Dec. 18, 2011
Board of Regents approves major changes to mass communication, chemistry curriculum
The Northwest Missouri State University Board of Regents during its regular meeting Friday, Dec. 16, approved a revamp of the University’s mass communications curriculum in addition to numerous other curriculum changes designed to update and enhance the University’s academic offerings.
The redesign of Northwest’s mass communication curriculum eliminates the bachelor of science degrees in broadcasting, journalism and applied advertising, and replaces them with one 55-credit-hour comprehensive bachelor of science degree in mass media. A student enrolled in the program will complete 28 hours of core requirements and 27 hours in an emphasis related to the student’s area of career interest. Core classes will require students to demonstrate basic skills related to creating and disseminating media messages on a range of ever-changing delivery channels, while areas of emphasis will include multimedia journalism, sports media, broadcast and production, and applied advertising.
In all, Northwest Provost Dr. Doug Dunham said the revised mass communication curriculum will include 11 new courses, such as social media strategies, sports reporting and digital cinematography. Four courses currently being offered will be eliminated and nine others will be offered less frequently.
Dunham said the new curriculum is structured to align with new standards in the media industry that call for professionals who have knowledge of social media, web management and video editing as well as traditional print and broadcast journalism skills. Dunham noted Northwest mass communication faculty spent more than two years working on the redesign, which included visits and studies of several communication companies and other universities.
The Board also approved revisions to the bachelor of science degree in chemistry to include emphases in medicinal chemistry and biochemistry. Two new courses tied to the medicinal chemistry emphasis will be taught entirely online through a distance learning program at the University of Florida or another regionally accredited university.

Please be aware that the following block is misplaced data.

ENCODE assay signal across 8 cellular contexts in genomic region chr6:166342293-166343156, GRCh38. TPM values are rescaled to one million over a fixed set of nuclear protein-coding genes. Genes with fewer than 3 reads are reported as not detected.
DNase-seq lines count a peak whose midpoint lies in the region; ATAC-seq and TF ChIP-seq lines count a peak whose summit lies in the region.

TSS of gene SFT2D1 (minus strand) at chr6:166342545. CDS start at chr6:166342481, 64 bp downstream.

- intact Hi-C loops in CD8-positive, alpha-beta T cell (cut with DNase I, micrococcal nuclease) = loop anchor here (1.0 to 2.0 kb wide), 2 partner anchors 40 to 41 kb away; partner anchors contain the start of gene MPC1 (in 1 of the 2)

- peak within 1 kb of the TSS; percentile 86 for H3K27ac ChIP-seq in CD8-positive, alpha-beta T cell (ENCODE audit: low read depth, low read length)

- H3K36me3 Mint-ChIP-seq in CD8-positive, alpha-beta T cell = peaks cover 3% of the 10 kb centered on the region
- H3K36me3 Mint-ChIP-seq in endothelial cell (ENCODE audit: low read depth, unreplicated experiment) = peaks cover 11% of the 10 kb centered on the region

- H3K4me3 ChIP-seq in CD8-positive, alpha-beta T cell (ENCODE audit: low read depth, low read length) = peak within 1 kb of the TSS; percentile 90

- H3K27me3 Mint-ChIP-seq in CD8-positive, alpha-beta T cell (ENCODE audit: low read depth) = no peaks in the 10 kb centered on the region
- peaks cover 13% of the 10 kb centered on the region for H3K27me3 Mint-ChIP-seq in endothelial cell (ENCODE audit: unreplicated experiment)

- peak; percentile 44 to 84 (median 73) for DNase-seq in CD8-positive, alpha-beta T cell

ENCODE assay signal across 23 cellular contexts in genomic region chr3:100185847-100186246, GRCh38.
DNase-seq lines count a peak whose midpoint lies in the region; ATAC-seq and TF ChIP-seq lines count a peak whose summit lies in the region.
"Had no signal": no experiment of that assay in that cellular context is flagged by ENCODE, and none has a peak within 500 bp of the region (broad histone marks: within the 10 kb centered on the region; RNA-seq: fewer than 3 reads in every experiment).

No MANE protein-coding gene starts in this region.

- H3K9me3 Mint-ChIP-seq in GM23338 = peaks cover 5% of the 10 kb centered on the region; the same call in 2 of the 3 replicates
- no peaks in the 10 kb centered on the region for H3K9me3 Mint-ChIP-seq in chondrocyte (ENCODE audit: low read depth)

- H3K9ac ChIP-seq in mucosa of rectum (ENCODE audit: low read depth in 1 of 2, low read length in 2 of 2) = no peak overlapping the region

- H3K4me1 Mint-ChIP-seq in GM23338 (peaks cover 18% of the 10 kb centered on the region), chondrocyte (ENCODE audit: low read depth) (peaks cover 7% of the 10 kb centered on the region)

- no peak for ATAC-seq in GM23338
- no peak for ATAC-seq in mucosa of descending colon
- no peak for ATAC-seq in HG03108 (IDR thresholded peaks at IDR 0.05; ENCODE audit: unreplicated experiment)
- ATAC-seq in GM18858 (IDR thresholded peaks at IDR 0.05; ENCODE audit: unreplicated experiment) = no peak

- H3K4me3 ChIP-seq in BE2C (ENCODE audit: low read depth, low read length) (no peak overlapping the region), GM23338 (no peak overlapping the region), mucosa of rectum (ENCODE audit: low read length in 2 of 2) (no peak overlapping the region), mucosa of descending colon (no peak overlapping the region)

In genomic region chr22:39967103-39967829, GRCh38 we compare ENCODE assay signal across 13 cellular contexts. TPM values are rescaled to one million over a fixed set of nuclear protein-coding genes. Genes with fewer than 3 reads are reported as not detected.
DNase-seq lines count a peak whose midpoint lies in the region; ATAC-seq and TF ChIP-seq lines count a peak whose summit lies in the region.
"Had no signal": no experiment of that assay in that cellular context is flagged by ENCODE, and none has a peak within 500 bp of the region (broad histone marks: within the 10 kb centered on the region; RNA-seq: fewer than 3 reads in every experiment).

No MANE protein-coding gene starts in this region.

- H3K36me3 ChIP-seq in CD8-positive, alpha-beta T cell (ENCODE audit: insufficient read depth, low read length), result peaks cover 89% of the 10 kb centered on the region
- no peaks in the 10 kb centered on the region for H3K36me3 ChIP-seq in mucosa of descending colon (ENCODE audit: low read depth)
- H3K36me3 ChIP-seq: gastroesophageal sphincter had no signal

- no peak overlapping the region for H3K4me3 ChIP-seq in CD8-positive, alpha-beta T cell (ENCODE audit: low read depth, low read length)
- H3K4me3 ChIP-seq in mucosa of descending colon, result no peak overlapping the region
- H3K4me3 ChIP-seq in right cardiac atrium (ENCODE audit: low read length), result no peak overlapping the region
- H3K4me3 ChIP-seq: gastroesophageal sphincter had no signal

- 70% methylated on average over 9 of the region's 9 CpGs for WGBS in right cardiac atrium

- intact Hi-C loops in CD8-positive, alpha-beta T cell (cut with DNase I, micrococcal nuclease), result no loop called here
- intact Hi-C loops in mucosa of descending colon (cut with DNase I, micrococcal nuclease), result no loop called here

Dunham said demand in the biochemistry minor has increased since its creation in 2002, and the new emphasis gives students the flexibility to select careers in biotechnology industry, government agencies or academic laboratories, or pursue graduate studies.
Other curriculum proposals approved by the Board included the addition of an art history course, the addition of a mobile computing course, the addition of an education course geared toward teaching students with autism spectrum disorders and the creation of an interdisciplinary minor in intercultural enrichment for Spanish majors.
Northwest President Dr. John Jasinski pointed out the collective curriculum changes are driven by Northwest’s use of Professional Advisory Committees and internal curriculum review processes designed to keep the University’s course offerings current and at the leading edge of an educated citizenry and ongoing workforce needs.
In other business, the Board approved a change to the 2012-13 academic calendar, rescheduling Homecoming for Nov. 3, 2012, and thus moving Walkout Day to Nov. 2, 2012. The Board also approved the acceptance of Northwest’s annual financial audit report and reviewed and approved a tri-level plan addressing the University’s core assets and its overall fiscal health.
The Board of Regents develops policy and has responsibility for sound resource management of the University, and determines general, educational and financial policies.
For more information, please contact:
Mark Hornickel, Media Relations Specialist
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